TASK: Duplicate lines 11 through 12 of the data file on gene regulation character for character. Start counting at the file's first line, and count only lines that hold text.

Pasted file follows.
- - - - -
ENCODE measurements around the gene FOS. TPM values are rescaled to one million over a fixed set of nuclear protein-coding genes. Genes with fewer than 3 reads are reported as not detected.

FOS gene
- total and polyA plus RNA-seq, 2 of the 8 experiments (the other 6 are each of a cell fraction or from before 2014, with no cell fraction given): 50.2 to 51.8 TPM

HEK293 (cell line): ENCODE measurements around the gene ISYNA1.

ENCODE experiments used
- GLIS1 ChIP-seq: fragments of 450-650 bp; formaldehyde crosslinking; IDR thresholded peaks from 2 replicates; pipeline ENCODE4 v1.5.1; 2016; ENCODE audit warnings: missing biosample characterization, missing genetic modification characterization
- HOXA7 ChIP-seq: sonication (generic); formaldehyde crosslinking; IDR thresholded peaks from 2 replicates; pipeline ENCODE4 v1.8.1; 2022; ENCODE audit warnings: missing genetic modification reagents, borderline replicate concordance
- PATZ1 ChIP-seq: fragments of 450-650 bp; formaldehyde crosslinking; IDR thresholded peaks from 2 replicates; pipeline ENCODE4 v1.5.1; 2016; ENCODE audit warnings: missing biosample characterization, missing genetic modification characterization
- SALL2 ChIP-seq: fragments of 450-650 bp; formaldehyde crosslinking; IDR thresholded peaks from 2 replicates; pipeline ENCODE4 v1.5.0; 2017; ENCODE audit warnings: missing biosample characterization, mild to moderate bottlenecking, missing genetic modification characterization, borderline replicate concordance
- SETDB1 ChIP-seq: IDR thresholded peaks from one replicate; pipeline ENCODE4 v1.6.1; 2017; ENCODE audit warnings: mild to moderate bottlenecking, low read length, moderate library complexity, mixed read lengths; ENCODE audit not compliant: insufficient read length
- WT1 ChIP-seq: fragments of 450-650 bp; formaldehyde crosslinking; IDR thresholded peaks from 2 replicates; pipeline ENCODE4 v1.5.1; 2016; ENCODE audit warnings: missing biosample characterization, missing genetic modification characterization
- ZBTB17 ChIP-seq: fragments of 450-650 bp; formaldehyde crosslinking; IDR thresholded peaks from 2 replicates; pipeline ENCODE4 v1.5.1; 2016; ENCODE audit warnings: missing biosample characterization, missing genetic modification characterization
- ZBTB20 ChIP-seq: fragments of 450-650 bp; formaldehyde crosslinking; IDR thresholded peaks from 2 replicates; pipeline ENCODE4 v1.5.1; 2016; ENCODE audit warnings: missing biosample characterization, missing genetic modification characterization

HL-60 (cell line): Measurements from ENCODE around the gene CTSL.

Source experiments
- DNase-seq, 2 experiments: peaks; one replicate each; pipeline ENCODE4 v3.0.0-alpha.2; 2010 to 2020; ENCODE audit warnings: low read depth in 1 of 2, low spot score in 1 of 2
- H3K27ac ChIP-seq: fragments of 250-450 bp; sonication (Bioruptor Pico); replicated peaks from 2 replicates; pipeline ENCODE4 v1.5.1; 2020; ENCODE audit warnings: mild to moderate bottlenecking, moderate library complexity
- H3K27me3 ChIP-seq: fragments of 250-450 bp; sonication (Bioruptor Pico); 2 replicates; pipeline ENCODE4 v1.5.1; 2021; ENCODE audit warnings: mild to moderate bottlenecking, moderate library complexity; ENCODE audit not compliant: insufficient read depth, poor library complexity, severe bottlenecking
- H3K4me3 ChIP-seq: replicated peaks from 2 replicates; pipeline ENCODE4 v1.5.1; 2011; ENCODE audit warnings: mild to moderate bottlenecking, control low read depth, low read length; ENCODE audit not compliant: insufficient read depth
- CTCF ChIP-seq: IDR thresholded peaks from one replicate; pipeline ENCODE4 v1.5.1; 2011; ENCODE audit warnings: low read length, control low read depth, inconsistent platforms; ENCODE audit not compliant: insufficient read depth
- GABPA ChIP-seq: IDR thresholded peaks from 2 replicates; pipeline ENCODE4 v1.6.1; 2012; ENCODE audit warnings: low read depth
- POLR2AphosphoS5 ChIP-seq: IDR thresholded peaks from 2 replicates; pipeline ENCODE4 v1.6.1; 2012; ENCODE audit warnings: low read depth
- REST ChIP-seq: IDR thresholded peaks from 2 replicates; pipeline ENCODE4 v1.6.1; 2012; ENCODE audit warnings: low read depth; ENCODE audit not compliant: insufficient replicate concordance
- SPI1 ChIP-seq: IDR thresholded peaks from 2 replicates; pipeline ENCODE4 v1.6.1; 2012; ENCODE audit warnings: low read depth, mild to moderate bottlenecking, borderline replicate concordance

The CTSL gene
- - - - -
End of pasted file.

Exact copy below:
- WT1 ChIP-seq: fragments of 450-650 bp; formaldehyde crosslinking; IDR thresholded peaks from 2 replicates; pipeline ENCODE4 v1.5.1; 2016; ENCODE audit warnings: missing biosample characterization, missing genetic modification characterization
- ZBTB17 ChIP-seq: fragments of 450-650 bp; formaldehyde crosslinking; IDR thresholded peaks from 2 replicates; pipeline ENCODE4 v1.5.1; 2016; ENCODE audit warnings: missing biosample characterization, missing genetic modification characterization